Hey pastor, you need to read this book! I do not know how else to say it. If you are a full-time pastor; if you are a part-time minister; if you are an elder; if you are closely associated with someone that is in ministry--you need to read this book. It just might end up being the most helpful thing you do in 2013 for yourself or the person you care about in ministry.
I have often thought that pastoral ministry is one of the most dangerous jobs in the world. Regardless of the jokes that are told of how easy it is being a pastor (since they only work one day a week), there is a hazard that exists which is very unique. In Dangerous Calling, Paul David Tripp identifies these hazards and calls those in pastoral ministry to come face to face with them.
"This is a diagnostic book. It is written to help you take an honest look at yourself in the heart- and life-exposing mirror of the Word of God--to see things that are wrong and need correcting and to help you place yourself once again under the healing and transforming power of the gospel of Jesus Christ . . . This is a book of warning that calls you to humble self-reflection and change. It is written to make you uncomfortable, to motivate you toward change" (11-12).
Those words are very scary for a pastor. They are probably scary for anyone. Let's be honest, who really wants to be honest with themselves as to where they are at spiritually? Most people prefer to pretend that they are better off than they actually are. Pastors included. That is why this book is so important. It is a call for those in leadership to remove the masks and to be real with themselves in diagnosing their spiritual health. But it is also a call for those who are not pastors to be patient, realizing their pastors have the same needs as you do.
"Ministries are derailed because leaders begin to think they have arrived and don't do the protective things that they warn everyone else to do. It's naive to think that pastors are free from sexual temptation, fear of man, envy, greed, pride, anger, doubt of God, bitterness, and idolatry. It is vital to remember that every pastor is in the middle of being reconstructed by God's grace" (68).
Or maybe this statement by Tripp might drive home this point even more candidly:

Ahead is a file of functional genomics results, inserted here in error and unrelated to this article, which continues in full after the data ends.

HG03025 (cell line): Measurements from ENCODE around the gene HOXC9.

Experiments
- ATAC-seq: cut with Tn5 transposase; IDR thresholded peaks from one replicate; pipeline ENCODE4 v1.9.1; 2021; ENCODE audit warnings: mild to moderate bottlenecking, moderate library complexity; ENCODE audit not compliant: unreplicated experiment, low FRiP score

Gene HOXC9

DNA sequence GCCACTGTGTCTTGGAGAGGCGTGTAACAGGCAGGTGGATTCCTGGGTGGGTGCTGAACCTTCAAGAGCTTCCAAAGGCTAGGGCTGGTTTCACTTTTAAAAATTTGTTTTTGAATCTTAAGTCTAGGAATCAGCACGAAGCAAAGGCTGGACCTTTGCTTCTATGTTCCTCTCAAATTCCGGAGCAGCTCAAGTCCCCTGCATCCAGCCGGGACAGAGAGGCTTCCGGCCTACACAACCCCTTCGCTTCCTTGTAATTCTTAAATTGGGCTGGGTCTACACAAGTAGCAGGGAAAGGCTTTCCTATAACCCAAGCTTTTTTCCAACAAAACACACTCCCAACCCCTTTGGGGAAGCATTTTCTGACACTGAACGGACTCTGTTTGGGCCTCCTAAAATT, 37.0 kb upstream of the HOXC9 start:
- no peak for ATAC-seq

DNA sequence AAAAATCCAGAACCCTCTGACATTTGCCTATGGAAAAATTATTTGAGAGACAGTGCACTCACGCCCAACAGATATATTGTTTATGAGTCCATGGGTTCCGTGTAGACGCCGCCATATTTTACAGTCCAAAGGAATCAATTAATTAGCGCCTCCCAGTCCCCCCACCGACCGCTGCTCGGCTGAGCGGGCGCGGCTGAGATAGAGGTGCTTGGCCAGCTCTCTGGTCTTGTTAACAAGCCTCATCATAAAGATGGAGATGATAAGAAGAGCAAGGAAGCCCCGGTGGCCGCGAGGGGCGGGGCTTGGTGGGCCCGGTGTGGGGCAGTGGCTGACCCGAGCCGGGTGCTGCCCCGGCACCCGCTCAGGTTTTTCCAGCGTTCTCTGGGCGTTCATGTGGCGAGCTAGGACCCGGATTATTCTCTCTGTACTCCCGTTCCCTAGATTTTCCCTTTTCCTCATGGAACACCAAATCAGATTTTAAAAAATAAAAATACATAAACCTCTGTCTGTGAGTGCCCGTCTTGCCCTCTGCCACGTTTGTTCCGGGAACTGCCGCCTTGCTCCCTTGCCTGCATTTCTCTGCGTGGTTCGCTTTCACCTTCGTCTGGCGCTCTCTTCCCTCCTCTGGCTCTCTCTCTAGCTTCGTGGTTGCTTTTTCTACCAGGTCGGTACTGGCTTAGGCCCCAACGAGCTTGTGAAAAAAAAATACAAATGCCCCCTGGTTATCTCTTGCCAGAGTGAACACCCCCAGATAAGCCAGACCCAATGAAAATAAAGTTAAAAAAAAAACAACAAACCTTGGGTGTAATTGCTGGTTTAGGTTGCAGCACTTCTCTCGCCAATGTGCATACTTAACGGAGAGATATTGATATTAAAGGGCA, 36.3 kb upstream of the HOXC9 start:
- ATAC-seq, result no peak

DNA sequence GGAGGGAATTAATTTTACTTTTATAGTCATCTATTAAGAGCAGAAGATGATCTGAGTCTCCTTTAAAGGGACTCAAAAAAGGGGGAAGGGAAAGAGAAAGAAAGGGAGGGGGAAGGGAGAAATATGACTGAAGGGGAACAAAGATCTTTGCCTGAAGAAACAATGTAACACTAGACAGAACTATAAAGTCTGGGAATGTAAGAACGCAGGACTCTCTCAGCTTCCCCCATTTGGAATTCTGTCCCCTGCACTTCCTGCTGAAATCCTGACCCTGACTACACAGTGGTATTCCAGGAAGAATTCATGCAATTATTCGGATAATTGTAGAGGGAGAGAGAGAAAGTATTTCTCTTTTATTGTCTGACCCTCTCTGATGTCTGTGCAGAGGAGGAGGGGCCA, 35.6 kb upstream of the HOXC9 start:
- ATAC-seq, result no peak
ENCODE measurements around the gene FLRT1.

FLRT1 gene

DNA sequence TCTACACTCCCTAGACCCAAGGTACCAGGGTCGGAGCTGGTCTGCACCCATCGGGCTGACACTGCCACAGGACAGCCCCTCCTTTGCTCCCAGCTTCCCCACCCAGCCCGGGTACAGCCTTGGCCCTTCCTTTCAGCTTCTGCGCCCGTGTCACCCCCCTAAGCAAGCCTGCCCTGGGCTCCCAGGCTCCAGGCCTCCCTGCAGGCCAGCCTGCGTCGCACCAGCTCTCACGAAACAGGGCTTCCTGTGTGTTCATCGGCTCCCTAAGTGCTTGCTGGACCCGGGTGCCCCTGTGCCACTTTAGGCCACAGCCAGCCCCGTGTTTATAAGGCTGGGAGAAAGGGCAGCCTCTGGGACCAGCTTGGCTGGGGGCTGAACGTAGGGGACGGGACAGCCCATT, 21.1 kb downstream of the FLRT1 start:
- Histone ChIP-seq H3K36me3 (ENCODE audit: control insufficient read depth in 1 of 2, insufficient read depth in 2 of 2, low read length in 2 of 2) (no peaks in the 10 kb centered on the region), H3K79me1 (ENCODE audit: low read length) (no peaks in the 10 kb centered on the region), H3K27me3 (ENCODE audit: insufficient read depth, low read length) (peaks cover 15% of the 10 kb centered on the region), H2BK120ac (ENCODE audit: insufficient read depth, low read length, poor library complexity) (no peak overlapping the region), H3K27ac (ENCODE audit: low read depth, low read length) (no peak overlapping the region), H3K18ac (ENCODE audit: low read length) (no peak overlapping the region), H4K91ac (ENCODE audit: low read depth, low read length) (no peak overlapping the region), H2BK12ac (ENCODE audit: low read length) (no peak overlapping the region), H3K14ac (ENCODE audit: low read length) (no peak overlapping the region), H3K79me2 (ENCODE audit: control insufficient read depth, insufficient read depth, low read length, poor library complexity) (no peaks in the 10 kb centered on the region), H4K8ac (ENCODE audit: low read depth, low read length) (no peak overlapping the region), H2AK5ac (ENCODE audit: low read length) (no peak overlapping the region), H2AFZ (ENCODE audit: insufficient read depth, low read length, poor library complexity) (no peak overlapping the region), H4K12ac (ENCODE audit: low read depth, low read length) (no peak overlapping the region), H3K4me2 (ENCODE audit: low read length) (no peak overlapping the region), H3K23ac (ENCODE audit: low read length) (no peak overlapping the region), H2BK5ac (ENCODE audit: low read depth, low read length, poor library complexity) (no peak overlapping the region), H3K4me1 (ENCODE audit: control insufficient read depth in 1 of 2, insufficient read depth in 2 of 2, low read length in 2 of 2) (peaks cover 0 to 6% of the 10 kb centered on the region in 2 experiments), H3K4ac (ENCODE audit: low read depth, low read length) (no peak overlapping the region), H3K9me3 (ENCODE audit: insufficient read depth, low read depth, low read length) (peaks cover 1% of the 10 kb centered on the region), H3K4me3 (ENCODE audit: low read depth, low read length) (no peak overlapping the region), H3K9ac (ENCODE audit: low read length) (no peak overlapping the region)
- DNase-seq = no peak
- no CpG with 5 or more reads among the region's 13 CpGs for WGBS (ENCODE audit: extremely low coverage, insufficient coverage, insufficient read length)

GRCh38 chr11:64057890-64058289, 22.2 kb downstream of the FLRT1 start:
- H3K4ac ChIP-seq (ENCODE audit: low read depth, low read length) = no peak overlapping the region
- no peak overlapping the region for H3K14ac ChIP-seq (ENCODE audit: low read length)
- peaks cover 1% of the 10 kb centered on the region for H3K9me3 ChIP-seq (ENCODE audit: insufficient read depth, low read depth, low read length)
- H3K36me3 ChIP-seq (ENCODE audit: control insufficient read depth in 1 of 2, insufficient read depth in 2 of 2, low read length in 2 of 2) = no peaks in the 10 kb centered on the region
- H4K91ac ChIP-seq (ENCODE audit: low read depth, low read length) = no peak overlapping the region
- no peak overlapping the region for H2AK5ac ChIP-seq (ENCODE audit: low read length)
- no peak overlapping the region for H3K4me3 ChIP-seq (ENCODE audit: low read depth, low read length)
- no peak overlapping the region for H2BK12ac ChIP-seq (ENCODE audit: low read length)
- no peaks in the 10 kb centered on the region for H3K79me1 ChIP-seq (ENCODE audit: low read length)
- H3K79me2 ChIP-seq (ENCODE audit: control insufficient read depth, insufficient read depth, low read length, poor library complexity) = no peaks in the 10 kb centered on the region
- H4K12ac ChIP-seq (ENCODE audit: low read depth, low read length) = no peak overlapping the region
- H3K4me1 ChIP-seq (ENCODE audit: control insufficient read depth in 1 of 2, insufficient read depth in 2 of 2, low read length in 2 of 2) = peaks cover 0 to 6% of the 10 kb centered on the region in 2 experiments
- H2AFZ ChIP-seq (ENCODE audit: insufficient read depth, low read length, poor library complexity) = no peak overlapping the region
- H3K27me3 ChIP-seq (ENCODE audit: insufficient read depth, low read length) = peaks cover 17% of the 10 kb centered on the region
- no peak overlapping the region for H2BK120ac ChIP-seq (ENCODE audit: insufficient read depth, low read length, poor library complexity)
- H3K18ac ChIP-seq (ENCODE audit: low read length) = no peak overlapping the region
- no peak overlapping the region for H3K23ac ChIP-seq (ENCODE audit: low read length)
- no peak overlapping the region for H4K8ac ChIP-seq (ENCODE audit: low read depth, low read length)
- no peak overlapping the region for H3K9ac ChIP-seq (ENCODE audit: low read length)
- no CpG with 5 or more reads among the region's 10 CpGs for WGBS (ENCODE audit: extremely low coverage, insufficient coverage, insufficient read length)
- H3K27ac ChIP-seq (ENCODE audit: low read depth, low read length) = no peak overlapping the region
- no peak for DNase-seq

"Is it safe to assume that your pastor is loving his wife, children, and extended family well? Is it safe to assume that he is using his time and money well? Is it safe to assume that he is honoring God with what he does in his most private moments? Is it safe to assume that he is as committed to the opportunities and responsibilities of his calling as he should be? Is it safe to assume that he works to make sure that there is living agreement between his public proclamations and his private life? Doesn't every member of the body of Christ need the ministry of the body of Christ, including the pastor?" (79)
I could go on and on with what I learned in this book. I have markings on just about every page. My highlighter took a hit during this reading. But if I were to identify the one aspect of the book that really touched a chord with me, it was in his calling for pastors to be pastored. He says,
"Pastor, it is plain and simple: you and I need to be pastored. One of the scandals of hordes of churches is that no on is pastoring their pastor. No one is helping him see what he is not seeing. No one is helping him examine his thoughts, desires, words, and behaviors. No one is regularly calling him to confession. No one is delineating where repentance is appropriate. No one is reaching into his discouragement with the truths of the presence, promises, and provisions of the Savior. No on is confronting his idolatry and pride. No one is alerting him to places of temptation and danger in his life . . . Here's the bottom line: do we live as though we really do think of ourselves, who have been called to pastor others, as people in need of pastoring?" (210-212)
This has been the longing of my heart for years. I have desired to be truly shepherded in almost every ministry I have been a part of and found myself lacking. And when I took my first Senior Pastorate, I reached out to several pastoral friends, asking them to stay involved in my life. One by one, they have lost touch with me. I get it. Life is busy. And they have no inherent calling or responsibility to be my pastor, even though this is what I have needed.
But maybe what I have wrongly thought is that it needed to be someone outside of my church. Maybe the best person to shepherd me is someone inside my church. Maybe it's several men inside the church. I need the same body of Christ that I continually call our people they need. I need the church to be the church for me. It is this one area that I am currently trying to put feet into action.
Pastoral ministry can be very lonely. But I am not content with that, and neither should other pastors. We have all been created longing for community and my prayer is that God would use this book as a catalyst for my spiritual growth. And that it would help others as they live their dangerous calling.
I received a copy of Dangerous Calling from Crossway in exchange for a review.